When A.R. first came to P.S. and J.S., it was apparent that she was failing to thrive and had substantial developmental delays in all areas of functioning. The cause of A.R.'s deficits are unclear, although they are consistent with fetal alcohol syndrome or fetal drug exposure, as well as inadequate parenting during her first year. M.R. denies substance abuse during her pregnancy. Soon after A.R.'s placement with them, P.S. and J.S. took A.R. to a pediatrician, a neurologist, and then various developmental specialists, continuing to follow up in all areas. In September 1989, P.S. and J.S. took A.R. to see Dr. Aparna Mallik, a neuro-developmental pediatrician with the Child Developmental Center at St. Joseph's Hospital, for a complete developmental evaluation. P.S. and J.S. also enrolled A.R. in a special education program, where she continued for two years, in order to address her developmental delays and neurological impairments. During that time A.R. worked at the child center with several teachers specializing in learning disabilities, as well as physical, speech and occupational therapists.

When A.R. was three years old, P.S. and J.S. enrolled her in a pre-school handicapped program, which she attended on a daily basis. At five years of age, P.S. and J.S. had A.R. reevaluated, at which time it was determined that she should be enrolled in a special education kindergarten. Since the first grade, A.R. has been enrolled in special education classes for perceptually and neurologically impaired children, and has been monitored and evaluated regularly by the township public schools' child study team. J.S. and P.S. have had A.R. evaluated on a regular basis by physicians, psychologists and educational specialists, to ensure that she receives the appropriate care she requires.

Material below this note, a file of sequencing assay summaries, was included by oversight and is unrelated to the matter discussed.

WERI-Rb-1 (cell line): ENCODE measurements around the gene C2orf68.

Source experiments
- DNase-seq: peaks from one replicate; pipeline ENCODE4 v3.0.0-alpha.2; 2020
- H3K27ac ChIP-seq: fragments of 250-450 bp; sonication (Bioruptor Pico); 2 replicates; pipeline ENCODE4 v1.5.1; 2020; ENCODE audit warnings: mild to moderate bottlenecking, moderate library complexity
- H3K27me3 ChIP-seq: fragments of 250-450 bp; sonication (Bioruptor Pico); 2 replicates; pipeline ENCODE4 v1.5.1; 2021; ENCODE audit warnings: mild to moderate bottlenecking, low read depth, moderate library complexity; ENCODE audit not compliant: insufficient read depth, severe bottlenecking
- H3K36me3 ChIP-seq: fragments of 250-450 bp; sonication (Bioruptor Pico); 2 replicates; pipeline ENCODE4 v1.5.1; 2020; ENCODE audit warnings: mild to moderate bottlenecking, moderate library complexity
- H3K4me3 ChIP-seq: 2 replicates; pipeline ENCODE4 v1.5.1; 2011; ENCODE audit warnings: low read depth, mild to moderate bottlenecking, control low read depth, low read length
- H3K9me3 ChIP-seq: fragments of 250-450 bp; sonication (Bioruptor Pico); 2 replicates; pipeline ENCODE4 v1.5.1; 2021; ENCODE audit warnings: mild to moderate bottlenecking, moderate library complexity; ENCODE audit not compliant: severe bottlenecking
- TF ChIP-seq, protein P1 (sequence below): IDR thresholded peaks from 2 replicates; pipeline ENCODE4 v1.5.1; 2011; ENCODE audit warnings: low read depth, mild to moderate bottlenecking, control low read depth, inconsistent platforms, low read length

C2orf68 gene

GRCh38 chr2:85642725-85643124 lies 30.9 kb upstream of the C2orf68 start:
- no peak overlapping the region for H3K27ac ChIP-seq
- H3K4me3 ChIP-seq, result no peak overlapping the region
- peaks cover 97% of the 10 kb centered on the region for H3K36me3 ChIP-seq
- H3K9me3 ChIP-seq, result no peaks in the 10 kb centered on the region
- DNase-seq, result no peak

A.R. apparently is functioning at a higher level than expected, given her condition at the time of her placement with J.S. and P.S. By all accounts they have provided exceptional parenting, and A.R. has also received unusual care and attention from their three teenage children, whom A.R. describes as her brothers and sister. Despite her progress, there is little doubt that A.R. is a child who continues to have very special needs, and has neurological disorders which cause her to tire easily and to have difficulty studying. A.R. is in continuing need of speech, language and occupational therapy. J.S. testified that it has been three times more difficult raising A.R. than it was raising her other three children, but her devotion and love for the child were apparent to the trial judge. There is no question about the quality of parenting A.R. receives from J.S. and P.S. and their family.

Continuing with M.R.'s history, after the initial court hearing in January 1990, M.R. voluntarily entered a twenty-eight day, in-patient rehabilitation program at John Runnells Hospital. She successfully completed the program, where she met her present husband, T.W. Immediately upon completion of the program, defendant enrolled in an out-patient program at Genesis, with meetings every night from 6:00 p.m. to 10:00 p.m. and a three to four hour session with a counselor on Saturday or Sunday.